With some birthday money burning a hole in my bank account, I decided it was time for a mini-break. And, as any country that takes its sausages (almost) as seriously as I do is just fine by me, Germany was my destination of choice.
On Saturday morning, I stepped off a plane, onto a tram and, in exactly 11 minutes, found myself in Bremen’s city centre. It seemed that I’d picked a great day to arrive as I was immediately engulfed in the huge crowd that had turned out to see the 29th Annual Samba Carnival. Swarms of participants milled around in technicolour costumes and face-paint with all manner of odd objects perched on their heads – from cows, to houses, to globes. The atmosphere was fantastic and the constant beat of drums had everyone clapping, stamping or just jigging about happily, and madly out of time.
I took advantage of the fact that everyone else was distracted by the Carnival and managed to get a clear shot of the Bremen Town Musicians, unmolested by Japanese tourists.
After a while, I decided that I should probably try to find my hotel and set off down the first street I came to, mapless and clueless. In Bremen, however, relying on the kindness of strangers is really all you need. One nice couple pointed me back up the street I’d just walked the length of, then a pleasant security guard guided me in the direction of the train station. There I found a tourist information office where the lady told me the hotel was very close by. She helpfully circled it on a map (then pointed in the right direction when I still looked confused) and I took off again. I managed to walk past the street I was actually looking for, but a smiley German girl soon had me on the right track again.
While this might sound maddeningly circuitous to some, in a city the size of Bremen (and because I’m me), it was actually the perfect way to start the trip. In the space of about an hour, I had discovered that the locals were charming and helpful, and having walked down all the wrong streets, I now knew the right ones. And oh, the joy, the sheer joy, of being able to walk without spit, shit, crater or zombie-dodging.
I arrived at the hotel at around 12.30 and strolled into reception, where the receptionist regarded me with suspicion. In fact, if she hadn’t been black, I’d have thought she was Latvian. But her suspicion might actually have just been confusion, as it turned out I couldn’t check in until 3pm which, in Germany, does actually mean 3pm. Not to worry. With my bag deposited in the luggage room, I hit the streets again – this time in the right direction.
After a wander around, I decided to leave most of the photo taking until the next day as it was supposed to be sunny. Plus, it was next to impossible to get a decent shot of any of the buildings in the main square with the Carnival going on. At this stage I was starving – walking around looking at lots of German sausage can give a girl quite the appetite, believe me…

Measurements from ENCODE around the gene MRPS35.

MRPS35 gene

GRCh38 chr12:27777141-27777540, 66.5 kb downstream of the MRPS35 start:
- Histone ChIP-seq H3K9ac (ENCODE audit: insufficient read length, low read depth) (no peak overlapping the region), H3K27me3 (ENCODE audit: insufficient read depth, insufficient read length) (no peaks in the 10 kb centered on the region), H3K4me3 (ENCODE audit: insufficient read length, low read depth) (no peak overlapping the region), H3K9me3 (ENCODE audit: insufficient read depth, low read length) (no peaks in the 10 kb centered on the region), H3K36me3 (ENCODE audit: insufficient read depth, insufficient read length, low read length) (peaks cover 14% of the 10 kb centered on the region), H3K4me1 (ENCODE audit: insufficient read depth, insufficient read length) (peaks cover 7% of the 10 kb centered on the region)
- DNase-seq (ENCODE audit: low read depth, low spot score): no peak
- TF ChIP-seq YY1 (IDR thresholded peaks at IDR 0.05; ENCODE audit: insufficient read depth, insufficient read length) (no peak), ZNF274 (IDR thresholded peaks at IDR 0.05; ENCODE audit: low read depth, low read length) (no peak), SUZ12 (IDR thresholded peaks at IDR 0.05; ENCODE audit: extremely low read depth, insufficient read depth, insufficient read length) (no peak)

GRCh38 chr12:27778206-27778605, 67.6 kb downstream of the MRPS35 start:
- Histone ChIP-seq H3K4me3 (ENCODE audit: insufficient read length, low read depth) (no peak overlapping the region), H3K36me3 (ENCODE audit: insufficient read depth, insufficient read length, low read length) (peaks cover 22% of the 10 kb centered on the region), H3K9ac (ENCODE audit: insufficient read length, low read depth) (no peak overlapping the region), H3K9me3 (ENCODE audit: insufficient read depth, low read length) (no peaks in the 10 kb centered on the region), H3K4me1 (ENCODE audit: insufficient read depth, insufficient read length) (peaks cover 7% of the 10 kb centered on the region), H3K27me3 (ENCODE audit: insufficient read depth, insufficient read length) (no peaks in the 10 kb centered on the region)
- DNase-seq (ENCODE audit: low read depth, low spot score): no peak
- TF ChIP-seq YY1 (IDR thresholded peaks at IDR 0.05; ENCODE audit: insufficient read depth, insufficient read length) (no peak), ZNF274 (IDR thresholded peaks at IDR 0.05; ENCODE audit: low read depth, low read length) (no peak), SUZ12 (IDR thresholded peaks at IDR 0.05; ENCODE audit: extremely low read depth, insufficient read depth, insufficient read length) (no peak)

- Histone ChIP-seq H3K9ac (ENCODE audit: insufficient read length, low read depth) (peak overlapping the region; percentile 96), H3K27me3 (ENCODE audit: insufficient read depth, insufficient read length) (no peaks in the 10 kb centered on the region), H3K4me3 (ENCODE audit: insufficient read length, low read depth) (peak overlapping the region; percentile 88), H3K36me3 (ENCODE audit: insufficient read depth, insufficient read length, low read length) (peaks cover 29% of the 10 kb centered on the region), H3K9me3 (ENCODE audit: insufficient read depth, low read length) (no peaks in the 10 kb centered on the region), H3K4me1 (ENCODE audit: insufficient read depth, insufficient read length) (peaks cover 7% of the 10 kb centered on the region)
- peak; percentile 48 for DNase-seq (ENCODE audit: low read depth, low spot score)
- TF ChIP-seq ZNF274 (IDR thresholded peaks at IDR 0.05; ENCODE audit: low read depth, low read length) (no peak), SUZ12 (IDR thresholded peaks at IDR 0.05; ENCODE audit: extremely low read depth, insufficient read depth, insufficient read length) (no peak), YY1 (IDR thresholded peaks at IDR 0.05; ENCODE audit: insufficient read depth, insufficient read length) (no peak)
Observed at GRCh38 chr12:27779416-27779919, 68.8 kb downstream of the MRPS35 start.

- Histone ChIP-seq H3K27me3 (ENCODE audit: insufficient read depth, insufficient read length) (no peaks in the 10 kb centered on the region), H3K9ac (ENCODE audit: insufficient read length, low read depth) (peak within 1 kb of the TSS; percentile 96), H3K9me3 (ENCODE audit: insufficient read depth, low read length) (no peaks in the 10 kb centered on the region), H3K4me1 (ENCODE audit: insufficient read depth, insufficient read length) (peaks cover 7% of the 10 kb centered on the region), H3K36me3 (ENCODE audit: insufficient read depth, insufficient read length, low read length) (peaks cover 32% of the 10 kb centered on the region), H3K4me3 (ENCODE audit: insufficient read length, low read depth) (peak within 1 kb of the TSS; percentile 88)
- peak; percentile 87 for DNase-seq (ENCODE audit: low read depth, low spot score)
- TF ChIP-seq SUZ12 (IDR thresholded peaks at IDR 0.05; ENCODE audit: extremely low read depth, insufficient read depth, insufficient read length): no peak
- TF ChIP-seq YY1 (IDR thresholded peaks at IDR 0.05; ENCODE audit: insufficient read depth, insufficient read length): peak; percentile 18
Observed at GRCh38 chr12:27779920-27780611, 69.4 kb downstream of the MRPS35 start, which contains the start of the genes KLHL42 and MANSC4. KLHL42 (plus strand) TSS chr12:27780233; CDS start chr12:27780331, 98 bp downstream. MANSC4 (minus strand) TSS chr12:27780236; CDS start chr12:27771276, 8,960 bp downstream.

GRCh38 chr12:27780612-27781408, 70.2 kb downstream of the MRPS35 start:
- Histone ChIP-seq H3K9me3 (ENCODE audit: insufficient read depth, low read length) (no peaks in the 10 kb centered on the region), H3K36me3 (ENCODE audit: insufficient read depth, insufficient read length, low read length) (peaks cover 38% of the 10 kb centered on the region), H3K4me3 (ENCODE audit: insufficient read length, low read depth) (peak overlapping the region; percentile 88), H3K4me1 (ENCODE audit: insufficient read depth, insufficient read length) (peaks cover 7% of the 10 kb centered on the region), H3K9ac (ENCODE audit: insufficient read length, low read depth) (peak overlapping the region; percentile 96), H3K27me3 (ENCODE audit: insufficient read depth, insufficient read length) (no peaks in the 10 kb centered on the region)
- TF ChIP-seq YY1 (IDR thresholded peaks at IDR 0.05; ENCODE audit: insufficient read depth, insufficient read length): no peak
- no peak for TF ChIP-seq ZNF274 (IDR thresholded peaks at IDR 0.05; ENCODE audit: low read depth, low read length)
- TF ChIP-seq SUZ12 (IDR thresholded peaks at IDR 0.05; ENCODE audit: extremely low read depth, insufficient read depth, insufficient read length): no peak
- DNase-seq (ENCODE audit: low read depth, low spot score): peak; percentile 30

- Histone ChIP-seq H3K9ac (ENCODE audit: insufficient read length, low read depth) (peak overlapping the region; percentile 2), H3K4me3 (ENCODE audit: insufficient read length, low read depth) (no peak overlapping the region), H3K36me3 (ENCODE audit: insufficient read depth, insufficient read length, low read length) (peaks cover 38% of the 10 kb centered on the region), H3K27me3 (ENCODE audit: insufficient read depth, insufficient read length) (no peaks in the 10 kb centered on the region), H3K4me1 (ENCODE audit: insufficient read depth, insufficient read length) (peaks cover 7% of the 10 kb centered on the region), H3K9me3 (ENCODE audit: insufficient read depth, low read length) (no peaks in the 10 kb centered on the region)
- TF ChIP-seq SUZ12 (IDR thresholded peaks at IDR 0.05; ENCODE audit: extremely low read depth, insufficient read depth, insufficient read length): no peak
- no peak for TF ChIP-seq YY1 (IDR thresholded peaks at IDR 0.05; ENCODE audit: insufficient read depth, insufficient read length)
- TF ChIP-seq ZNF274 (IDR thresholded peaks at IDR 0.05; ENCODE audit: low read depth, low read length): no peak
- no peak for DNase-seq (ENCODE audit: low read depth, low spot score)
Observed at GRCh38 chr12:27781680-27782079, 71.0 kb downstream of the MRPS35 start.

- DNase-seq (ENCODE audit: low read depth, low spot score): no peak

I found a likely-looking sausage provider just off the main square, and on descending the stairs, found a cosy restaurant filled with German chatter and laughter. Perfect. I ordered the bratwurst (obviously) and sat back with a nice glass of Trollinger wine. When my food came, I admit I did a double-take. Not one, not two, not three, but SEVEN sausages. If this place wasn’t heaven, it was probably the closest I’d ever come.
After a little sausage coma back at the hotel, I set off to check out Bremen’s nightlife – and made it as far as the bar next door. The barman was alone and watching The Dark Knight so I figured I’d keep him company for a beer. He immediately turned off the TV, and one beer turned into four as we chatted about everything under the sun. I found out that the best bar in town was, unfortunately, the Irish bar – Paddy’s. I always dread the inevitable conversation:
Stranger: So, where are you from?
Stranger: Ahhhhhh, of course, Irish person in an Irish bar…
Still, it had been recommended by a real live German so that was my excuse. I eventually bade farewell to the lovely Florian, but not until after he’d persuaded me into doing a shot with him.
Florian: One shot before you go?
Me: Well, I shouldn’t…
Florian: It’s a German shot…
Me: Oh, go on then…
It was delicious. He also only charged me for 3 beers instead of 4, which I pointed out but he insisted – with a wink. Who can say no to a winking German?
In the next bar, a friendly older German man instantly struck up a conversation with me. He regaled me with tales of how he and his wife had sailed, yes sailed, to Australia, upon his retirement. I’ll take that over snow-shovelling any day. After returning from the loo, I found that my bill had been paid and in spite of my protestations, he also insisted.
Finally, it was time for Paddy’s, which was teeming. Again, conversation was instant and I had a great laugh with some very jovial Germans.
At around 3am, the sausages wore off and it was time to round off the first night with what was quite possibly the most delicious gyro ever tasted. Or that could just be the beer talking.
Stay tuned for Part 2!